When the storm is over
When we last left our intrepid hurricane birder, he had just returned from a mostly fruitless trip to the beach where seemingly against all odds he had missed any semblance of hurricane related birds. He was somewhat frustrated. But a late arriving message to the listserve stated that Sooty and Bridled Terns had been seen not more than a few miles away at the local reservoir. The birder cursed…
As early as I could Sunday morning (the lake access points open at a maddeningly late 8am) I was at Ebenezer Point looking out on the heart of Jordan Lake. A storm had clearly just passed through, the water was higher than I’d seen in a long time, and in the center of the lake there was a field of debris, both natural and unnatural, that had washed in from all around the watershed.
I set up the scope and began scanning. It wasn’t long before I spotted a large group of terns in the middle of the lake, put up by the boat traffic increasing as the sun rose higher in the sky behind me. The birds were distant, but clearly white-backed Sterna birds, not at all what I was looking for, and my initial ID was confirmed as a flock of Forster’s Terns winged closer, alternately swooping and diving at the debris field.
My pulse quickened for that split second as a small group of dark-backed terns crossed my view, but closer inspection revealed them to be short-tailed, dark-underwinged Black Terns, a new bird the day before but already fraying my tropical tern tuned nerves. I watched each Black Tern closely as they moved among the debris, picking little morsels of something or other off the surface, just in case I was missing something, but they were clearly Black Terns.
A third group of terns passed overhead, this time three Caspian Terns and a following Royal Tern, a pretty good bird for this far inland. The Caspians were very vocal, squawking like herons as they passed by. The Royal tried to answer but his whistley yelp sounded like a foreign language. I though it interesting that in lieu of other terns to associate with the Royal preferred its co-geners to being alone. But maybe it was just confused. It was the only sign of a hurricane related bird that I could manage in my time there. So after a couple hours watching the same three groups of terns fly back and forth, I headed home.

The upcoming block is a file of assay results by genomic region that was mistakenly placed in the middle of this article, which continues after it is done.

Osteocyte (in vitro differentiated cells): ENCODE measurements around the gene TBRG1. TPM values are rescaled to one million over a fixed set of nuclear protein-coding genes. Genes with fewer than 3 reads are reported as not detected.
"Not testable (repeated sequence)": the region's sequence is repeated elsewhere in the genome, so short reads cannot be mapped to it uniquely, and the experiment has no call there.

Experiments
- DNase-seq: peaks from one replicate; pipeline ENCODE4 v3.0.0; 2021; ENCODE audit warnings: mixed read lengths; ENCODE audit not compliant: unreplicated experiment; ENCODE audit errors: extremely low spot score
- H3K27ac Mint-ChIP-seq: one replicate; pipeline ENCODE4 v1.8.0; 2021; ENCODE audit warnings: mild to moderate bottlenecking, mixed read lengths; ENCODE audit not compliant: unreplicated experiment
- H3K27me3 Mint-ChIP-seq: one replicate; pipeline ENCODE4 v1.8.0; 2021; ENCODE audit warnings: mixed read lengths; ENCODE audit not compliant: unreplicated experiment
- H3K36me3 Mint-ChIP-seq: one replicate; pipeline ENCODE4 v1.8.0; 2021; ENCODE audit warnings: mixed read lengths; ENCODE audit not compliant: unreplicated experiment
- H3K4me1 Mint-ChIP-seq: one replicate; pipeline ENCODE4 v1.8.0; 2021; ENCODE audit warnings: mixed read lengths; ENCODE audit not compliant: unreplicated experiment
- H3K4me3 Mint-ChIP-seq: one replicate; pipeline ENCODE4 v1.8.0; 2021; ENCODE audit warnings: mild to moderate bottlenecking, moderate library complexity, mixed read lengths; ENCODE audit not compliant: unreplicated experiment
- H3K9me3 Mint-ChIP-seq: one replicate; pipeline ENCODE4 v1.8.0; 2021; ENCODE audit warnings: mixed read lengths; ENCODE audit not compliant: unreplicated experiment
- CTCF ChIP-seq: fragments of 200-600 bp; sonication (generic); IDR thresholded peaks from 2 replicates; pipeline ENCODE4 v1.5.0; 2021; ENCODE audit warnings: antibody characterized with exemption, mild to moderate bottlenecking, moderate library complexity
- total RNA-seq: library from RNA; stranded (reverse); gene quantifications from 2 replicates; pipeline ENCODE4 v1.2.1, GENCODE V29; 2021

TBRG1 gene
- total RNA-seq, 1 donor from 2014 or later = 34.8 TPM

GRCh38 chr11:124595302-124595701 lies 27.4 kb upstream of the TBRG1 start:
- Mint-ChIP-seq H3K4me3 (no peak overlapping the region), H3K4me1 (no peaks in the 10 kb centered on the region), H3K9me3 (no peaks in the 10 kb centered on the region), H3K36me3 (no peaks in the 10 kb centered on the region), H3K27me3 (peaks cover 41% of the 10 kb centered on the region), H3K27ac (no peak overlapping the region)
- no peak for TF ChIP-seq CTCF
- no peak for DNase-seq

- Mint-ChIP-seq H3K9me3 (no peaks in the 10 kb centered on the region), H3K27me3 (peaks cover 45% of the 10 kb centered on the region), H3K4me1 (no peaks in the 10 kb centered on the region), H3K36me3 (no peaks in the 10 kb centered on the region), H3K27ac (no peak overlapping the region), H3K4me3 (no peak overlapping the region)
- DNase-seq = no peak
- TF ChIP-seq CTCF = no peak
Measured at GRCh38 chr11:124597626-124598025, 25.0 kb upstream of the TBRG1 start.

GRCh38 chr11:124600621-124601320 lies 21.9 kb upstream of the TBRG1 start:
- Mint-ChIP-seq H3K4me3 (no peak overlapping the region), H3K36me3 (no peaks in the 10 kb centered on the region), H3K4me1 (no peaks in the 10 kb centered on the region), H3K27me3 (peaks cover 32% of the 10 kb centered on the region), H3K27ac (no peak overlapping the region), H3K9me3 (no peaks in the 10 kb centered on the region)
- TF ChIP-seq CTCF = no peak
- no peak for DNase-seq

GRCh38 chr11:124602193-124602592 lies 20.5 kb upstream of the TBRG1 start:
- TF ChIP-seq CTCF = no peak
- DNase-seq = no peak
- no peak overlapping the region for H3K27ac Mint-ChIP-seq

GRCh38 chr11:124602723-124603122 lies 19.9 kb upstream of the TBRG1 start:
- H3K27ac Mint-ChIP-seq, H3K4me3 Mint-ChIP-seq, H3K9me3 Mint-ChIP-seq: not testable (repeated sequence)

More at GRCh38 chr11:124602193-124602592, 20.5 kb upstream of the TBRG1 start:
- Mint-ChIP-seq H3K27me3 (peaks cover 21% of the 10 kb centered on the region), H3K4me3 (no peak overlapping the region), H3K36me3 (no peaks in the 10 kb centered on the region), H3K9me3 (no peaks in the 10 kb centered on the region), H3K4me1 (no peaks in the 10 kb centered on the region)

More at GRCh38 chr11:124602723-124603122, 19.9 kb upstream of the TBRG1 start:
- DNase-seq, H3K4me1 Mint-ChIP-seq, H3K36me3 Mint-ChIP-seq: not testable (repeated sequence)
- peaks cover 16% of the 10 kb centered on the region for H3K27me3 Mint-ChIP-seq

I admit I was more than a little ticked at the amount of time that passed between the original sighting and the report of said sighting. If the report had gone out earlier I would have had time to get to the birds the same day. As it was, it looked like one night longer was one night too long. The birds appeared to have flown the proverbial coop.
The afternoon I stayed at home, helping my wife clean the house and thinking about dinner when a second message popped up in my inbox. The birds had been re-found by a birder that very evening, not more than a half hour before. I yelled, “I gotta get to Jordan Lake!” and barely had time to grab my gear and hear my wife’s, “ok” before I was in the car and heading south.
I arrived at the lake in the early evening and immediately began scoping. Once, twice, three times I passed over the lake with no luck. I began to think I was too late again when I spotted a group of terns waaaaaaay over in the middle of the lake. They looked a great deal like the Black Terns I’d seen this morning, and there were clearly some Black Terns in the mix, but there were a couple birds that were longer with white underwings. I couldn’t get a good look at them until a pair of them landed on a piece of debris. I was able to pick out at least one first year Bridled Tern and one adult Sooty Tern.
I even managed one terrible terrible awful photo through my scope at 60x. Be forewarned, as bad as the photo is, I saw the birds better. And you can kind of make out the head pattern on the Bridled on the right, and the dark back of the Sooty on the left. Also note the long white tail that is at least as long as the wings on the Bridled. That alone is enough to know it’s not a Black Tern, which definitely were in the area and can be tricky at a distance. Anyway, enjoy?
Two pelagic birds in the bag without needing a pelagic, I headed home. Thanks definitely to Nick Anich, a Durham birder whose quick reporting got me the birds. The question of what a listserve is may still be in limbo, but I definitely use it for rare bird reporting and a quick trigger is worth it’s weight to that end. The more people that are able to get the birds in question, the more robust the sighting, the better for area birders.
So even though my trip to the beach was a bust, I found sometimes the best birds are right in your backyard.